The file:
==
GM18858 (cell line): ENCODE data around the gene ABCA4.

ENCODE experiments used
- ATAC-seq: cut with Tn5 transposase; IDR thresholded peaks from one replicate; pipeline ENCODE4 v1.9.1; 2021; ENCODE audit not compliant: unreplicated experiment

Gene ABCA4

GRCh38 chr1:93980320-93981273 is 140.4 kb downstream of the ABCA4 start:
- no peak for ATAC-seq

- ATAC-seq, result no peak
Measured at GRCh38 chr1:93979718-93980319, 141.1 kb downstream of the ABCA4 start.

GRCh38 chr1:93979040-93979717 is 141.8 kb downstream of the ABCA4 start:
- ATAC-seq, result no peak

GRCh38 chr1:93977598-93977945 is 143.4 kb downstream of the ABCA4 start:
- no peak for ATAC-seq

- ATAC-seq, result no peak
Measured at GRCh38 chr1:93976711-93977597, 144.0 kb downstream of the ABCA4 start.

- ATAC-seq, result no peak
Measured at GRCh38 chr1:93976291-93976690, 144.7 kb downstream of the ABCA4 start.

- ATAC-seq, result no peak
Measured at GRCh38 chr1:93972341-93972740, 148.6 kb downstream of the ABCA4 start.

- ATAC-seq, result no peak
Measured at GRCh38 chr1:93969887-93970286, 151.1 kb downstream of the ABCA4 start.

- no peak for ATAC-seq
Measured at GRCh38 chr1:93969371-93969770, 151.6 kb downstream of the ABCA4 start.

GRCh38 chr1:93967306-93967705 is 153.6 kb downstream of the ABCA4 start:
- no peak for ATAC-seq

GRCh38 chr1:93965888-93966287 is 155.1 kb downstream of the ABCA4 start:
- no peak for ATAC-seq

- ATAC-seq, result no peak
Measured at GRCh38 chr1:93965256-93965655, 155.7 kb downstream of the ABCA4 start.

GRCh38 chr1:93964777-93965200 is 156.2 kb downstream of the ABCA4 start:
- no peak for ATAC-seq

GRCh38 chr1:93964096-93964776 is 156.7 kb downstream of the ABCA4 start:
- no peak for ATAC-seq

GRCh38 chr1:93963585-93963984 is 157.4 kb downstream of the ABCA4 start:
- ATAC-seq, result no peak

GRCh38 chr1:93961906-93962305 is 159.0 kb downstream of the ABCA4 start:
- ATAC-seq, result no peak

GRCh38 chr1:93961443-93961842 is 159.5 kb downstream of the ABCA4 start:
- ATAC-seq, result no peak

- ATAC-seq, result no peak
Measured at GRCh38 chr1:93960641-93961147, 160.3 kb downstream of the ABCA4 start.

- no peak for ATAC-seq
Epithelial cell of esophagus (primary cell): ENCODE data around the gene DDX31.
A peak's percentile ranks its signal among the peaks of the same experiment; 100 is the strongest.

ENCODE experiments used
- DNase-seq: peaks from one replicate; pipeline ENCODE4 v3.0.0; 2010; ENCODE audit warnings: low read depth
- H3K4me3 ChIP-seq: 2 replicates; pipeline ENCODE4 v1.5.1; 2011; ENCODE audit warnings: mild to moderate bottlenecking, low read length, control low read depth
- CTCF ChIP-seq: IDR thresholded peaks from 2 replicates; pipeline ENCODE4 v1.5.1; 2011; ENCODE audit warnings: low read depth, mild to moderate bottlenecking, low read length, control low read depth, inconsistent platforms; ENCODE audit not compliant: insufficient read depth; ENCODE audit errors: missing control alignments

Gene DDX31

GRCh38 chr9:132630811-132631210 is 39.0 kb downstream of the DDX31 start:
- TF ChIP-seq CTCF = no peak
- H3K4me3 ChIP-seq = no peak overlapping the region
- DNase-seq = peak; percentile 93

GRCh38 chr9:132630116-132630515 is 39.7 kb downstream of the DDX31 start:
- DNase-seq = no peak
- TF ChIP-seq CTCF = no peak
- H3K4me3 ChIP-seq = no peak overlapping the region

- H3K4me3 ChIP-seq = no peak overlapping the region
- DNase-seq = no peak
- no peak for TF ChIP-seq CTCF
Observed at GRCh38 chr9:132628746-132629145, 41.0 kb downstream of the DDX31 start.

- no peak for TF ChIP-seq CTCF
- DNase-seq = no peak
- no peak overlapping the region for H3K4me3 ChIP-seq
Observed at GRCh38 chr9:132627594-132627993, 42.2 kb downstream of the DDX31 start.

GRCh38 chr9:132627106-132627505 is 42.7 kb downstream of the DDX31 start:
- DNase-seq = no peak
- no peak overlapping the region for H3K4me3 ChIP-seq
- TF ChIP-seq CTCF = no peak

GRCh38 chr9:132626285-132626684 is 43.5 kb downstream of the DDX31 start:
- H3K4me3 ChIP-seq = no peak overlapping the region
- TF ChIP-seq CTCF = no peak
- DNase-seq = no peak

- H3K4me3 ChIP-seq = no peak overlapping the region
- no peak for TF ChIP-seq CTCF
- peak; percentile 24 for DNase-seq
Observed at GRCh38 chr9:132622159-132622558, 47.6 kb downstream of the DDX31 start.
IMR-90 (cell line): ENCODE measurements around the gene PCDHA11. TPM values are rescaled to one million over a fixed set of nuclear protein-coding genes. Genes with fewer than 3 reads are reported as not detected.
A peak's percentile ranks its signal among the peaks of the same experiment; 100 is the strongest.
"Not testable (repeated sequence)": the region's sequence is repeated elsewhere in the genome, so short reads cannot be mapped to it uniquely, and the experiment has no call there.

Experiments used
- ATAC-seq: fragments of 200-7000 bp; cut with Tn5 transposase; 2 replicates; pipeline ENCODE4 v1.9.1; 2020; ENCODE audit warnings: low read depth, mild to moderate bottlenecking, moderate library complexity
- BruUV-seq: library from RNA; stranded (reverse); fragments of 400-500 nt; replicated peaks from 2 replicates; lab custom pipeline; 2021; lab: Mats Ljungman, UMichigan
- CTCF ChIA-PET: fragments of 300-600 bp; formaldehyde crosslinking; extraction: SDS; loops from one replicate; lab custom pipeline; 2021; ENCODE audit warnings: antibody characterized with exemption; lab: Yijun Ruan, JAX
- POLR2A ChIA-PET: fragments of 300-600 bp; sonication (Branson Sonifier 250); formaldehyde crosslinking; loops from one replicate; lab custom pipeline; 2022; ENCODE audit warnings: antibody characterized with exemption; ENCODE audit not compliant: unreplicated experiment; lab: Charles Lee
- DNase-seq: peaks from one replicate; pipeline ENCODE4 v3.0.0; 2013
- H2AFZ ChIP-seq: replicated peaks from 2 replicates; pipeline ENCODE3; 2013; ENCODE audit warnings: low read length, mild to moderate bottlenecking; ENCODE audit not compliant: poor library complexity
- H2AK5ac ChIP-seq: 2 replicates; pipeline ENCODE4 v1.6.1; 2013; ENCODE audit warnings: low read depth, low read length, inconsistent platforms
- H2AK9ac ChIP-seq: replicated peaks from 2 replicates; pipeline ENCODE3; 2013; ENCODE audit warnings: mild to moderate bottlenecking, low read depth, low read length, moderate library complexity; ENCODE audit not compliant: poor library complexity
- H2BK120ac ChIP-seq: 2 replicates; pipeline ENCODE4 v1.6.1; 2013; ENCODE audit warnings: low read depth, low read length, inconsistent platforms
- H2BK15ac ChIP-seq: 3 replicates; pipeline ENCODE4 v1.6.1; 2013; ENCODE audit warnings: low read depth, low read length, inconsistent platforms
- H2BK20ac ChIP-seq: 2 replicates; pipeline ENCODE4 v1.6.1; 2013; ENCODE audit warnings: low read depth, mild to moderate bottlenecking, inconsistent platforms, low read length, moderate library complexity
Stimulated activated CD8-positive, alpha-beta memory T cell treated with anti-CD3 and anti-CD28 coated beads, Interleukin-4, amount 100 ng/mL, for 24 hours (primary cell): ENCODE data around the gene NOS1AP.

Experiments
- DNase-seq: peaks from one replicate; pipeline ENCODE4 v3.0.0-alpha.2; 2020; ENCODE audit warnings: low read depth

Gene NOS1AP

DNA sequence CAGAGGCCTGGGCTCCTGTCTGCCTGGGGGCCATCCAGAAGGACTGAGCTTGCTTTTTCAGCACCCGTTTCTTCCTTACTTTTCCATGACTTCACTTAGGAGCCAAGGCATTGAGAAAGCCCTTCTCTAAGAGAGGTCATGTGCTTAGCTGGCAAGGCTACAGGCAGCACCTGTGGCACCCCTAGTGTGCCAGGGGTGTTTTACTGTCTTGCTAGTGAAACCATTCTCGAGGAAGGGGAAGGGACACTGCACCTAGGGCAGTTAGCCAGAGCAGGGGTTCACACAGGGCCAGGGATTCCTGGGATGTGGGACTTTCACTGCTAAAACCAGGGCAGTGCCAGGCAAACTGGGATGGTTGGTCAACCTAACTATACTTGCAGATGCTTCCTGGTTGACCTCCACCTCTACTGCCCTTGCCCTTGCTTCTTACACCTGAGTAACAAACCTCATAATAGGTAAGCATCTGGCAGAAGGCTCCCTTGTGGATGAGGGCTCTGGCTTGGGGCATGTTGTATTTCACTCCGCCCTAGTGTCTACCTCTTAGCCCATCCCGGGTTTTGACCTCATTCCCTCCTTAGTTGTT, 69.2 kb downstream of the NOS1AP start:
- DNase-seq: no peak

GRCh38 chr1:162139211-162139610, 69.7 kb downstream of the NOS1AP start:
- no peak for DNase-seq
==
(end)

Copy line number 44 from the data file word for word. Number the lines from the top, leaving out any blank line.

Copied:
ENCODE experiments used